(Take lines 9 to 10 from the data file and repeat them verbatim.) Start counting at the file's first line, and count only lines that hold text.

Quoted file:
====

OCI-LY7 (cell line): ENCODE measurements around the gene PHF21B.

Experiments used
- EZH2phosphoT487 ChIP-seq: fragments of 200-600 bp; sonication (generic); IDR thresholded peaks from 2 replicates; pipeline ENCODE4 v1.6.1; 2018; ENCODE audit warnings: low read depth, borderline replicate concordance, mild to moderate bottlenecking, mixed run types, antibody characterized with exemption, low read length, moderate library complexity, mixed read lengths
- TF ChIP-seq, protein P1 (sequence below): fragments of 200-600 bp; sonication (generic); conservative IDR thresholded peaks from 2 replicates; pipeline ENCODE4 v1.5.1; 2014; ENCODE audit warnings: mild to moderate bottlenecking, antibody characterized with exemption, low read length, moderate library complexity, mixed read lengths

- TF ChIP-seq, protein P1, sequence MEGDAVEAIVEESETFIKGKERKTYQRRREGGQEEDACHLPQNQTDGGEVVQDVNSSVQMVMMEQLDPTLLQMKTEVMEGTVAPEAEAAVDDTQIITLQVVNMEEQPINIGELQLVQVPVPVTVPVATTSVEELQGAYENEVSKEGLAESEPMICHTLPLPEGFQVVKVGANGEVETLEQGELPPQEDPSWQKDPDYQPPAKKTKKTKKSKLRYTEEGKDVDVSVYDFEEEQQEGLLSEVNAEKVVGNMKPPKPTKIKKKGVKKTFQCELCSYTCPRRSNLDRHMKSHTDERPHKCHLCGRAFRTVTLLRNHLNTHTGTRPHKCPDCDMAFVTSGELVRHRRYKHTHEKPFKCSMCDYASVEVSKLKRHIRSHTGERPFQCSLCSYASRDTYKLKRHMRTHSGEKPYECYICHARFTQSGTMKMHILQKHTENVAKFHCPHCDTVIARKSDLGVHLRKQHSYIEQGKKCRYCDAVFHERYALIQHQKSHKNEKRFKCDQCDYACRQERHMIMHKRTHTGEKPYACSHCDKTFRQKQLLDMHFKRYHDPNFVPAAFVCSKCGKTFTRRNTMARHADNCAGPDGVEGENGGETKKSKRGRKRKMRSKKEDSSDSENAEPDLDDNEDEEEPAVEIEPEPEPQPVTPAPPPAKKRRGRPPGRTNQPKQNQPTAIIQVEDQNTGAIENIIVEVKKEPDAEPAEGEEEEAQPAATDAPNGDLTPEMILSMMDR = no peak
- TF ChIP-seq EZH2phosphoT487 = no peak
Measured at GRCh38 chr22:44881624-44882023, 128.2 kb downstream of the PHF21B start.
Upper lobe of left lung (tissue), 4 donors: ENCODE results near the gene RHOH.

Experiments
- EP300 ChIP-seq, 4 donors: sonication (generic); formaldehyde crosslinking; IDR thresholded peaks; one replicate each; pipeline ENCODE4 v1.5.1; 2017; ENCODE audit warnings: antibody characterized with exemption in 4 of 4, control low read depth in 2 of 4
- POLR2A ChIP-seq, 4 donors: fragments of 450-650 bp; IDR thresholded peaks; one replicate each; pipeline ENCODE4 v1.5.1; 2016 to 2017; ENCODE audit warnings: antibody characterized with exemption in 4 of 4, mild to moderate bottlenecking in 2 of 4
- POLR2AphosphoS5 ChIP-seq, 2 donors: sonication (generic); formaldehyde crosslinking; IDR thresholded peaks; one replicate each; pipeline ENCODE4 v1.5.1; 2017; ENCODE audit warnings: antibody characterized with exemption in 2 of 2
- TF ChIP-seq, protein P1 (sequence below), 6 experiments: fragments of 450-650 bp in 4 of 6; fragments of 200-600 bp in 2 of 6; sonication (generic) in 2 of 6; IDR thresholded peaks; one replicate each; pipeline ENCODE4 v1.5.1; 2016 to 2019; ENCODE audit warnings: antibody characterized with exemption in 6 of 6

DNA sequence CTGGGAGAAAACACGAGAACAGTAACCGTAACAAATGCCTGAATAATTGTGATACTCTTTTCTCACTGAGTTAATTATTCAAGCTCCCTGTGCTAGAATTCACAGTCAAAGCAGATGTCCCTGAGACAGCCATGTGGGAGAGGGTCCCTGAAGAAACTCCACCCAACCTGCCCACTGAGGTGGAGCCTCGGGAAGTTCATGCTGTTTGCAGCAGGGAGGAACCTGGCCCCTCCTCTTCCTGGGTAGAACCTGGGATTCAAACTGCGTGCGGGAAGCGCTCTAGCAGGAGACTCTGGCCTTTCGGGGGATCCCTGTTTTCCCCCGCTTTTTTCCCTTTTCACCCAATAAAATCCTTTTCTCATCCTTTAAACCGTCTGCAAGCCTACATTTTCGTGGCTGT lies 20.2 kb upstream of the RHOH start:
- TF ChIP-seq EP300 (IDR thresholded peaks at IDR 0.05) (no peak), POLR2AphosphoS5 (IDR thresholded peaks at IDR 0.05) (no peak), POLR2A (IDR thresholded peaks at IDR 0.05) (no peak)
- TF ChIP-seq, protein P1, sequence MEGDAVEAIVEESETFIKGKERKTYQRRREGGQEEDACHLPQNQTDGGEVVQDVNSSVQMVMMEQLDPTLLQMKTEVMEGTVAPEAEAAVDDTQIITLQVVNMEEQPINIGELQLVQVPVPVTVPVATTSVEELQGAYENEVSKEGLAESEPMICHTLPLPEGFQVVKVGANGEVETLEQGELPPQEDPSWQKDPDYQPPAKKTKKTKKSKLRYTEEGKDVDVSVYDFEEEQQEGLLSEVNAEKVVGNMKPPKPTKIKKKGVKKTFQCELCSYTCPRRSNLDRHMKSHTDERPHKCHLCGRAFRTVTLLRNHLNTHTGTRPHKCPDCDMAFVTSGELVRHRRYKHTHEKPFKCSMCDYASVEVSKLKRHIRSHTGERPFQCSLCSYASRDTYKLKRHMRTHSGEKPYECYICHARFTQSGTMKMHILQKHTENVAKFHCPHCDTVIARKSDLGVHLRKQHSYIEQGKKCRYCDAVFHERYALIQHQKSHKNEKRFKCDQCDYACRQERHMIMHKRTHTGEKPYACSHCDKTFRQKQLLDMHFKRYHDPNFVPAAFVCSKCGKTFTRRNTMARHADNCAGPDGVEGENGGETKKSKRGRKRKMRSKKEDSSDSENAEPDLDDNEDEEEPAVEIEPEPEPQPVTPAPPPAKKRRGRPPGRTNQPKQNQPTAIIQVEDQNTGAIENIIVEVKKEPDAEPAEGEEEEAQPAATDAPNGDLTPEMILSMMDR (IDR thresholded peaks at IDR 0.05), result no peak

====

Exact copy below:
Experiments
- EP300 ChIP-seq, 4 donors: sonication (generic); formaldehyde crosslinking; IDR thresholded peaks; one replicate each; pipeline ENCODE4 v1.5.1; 2017; ENCODE audit warnings: antibody characterized with exemption in 4 of 4, control low read depth in 2 of 4